4.16   Further, the Commission will have to not only determine Tariff in accordance with
       Terms and Conditions for Generation Tariff as stipulated under Part E of the Tariff
       Regulations but also verify its conformity with the long term procurement plan of the
       Utility. The long term plan of the Utility should include base load and peak load
       demand forecast.

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4.17   In this context, the Commission notes that MSEDCL has neither furnished its long
       term power procurement plan nor provided details of ‘peak load’ demand requirement
       for which it proposes to procure power from said project (BHEP-II) on long term

4.18   Further, as elaborated under earlier paragraphs, the nature of project is intended to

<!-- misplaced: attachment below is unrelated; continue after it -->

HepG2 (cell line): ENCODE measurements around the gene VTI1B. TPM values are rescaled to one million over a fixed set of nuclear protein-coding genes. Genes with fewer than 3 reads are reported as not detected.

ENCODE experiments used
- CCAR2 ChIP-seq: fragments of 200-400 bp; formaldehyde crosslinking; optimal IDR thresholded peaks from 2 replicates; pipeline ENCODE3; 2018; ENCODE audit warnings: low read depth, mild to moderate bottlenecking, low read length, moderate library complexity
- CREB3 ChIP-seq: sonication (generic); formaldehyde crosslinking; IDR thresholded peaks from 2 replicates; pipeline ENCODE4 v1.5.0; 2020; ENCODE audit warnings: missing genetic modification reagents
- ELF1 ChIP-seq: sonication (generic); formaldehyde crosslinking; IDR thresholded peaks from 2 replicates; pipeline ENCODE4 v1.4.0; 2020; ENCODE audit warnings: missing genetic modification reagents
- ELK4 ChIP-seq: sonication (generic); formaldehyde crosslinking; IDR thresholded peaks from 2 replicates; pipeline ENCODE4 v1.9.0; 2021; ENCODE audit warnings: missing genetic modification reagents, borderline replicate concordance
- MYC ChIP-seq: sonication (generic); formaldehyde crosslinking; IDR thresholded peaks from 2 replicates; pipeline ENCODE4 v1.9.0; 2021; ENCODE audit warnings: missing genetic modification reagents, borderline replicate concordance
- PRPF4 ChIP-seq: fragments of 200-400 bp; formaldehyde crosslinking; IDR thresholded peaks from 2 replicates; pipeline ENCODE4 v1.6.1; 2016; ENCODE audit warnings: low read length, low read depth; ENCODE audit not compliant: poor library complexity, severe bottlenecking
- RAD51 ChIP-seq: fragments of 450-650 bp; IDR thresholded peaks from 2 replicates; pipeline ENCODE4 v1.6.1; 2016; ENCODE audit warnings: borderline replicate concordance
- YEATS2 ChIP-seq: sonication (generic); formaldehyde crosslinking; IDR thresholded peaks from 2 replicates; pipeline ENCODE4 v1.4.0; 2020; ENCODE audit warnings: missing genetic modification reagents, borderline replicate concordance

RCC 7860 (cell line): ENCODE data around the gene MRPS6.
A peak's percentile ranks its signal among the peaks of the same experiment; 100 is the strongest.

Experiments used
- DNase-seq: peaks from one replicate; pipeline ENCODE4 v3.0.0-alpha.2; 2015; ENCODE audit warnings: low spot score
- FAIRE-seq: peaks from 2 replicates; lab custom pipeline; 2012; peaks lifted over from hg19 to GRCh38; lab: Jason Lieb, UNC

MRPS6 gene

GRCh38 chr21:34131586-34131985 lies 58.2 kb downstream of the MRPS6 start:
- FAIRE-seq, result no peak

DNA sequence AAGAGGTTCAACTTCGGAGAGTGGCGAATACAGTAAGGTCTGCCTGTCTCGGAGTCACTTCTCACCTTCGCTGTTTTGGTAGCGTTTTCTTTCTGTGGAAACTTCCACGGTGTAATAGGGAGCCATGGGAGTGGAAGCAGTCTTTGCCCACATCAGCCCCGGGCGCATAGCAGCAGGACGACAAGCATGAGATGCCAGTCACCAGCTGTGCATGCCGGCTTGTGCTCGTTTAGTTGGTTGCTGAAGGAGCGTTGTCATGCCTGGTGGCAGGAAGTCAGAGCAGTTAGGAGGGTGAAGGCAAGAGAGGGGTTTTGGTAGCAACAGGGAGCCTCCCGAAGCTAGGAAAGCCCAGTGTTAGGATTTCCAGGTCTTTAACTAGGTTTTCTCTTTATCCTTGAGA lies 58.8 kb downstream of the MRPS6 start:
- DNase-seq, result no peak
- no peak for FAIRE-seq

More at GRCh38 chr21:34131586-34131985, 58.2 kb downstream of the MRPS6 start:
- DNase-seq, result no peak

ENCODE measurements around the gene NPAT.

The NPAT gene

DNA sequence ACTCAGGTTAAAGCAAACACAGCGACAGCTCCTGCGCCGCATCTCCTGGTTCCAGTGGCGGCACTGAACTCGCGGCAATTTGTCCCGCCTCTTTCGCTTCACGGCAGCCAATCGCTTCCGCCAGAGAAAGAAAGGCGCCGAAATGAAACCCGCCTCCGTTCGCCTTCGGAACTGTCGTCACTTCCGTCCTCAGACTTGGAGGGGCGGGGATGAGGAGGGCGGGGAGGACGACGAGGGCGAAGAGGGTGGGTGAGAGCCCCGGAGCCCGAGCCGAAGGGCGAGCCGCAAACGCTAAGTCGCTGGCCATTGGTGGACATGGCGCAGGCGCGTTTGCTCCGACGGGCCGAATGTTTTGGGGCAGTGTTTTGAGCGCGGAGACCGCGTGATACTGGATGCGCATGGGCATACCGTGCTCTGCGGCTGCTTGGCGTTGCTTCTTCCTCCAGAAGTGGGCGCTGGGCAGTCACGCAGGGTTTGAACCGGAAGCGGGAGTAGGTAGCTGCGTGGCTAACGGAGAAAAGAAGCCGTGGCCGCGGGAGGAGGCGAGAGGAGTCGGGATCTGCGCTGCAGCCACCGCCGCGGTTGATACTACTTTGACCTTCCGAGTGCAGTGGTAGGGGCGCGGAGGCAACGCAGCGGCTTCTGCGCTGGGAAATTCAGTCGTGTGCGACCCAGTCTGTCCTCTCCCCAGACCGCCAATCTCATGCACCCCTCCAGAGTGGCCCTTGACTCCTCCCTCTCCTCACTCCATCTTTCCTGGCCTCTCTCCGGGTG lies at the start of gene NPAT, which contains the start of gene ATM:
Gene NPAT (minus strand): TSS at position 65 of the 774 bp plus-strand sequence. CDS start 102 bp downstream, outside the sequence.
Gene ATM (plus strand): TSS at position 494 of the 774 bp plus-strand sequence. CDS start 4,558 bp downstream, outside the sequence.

change over the period as the height of Nilawande Dam is raised upto 613M and with
       that ‘design energy’ of the project would also undergo change. The re-regulation
       pondage would offer flexibility to exploit the full potential of the project upto its
       installed plant capacity thereby offering ‘capacity benefit’ (or peaking benefit).
       However, until that is achieved, the project would be constrained to be operated as
       ‘run of the river’ small capacity hydel generation project (14 MW to 18 MW) limited
       by water releases for irrigation cycle requirements.

4.19   The Commission has not received any definite time frame regarding completion of
       construction of Nilwande dam to the heights of 613 meters or 648 meters. The design
       energy of the project varies with height of the Nilwande dam. The time frame for
       building of the dam is uncertain and thus the design energy for future years is
       uncertain. Therefore, Commission is of the view that determination of tariff in
       accordance with the Tariff Regulations for a period of thirty years will involve
       significant assumptions on the parameters that are related to time frame for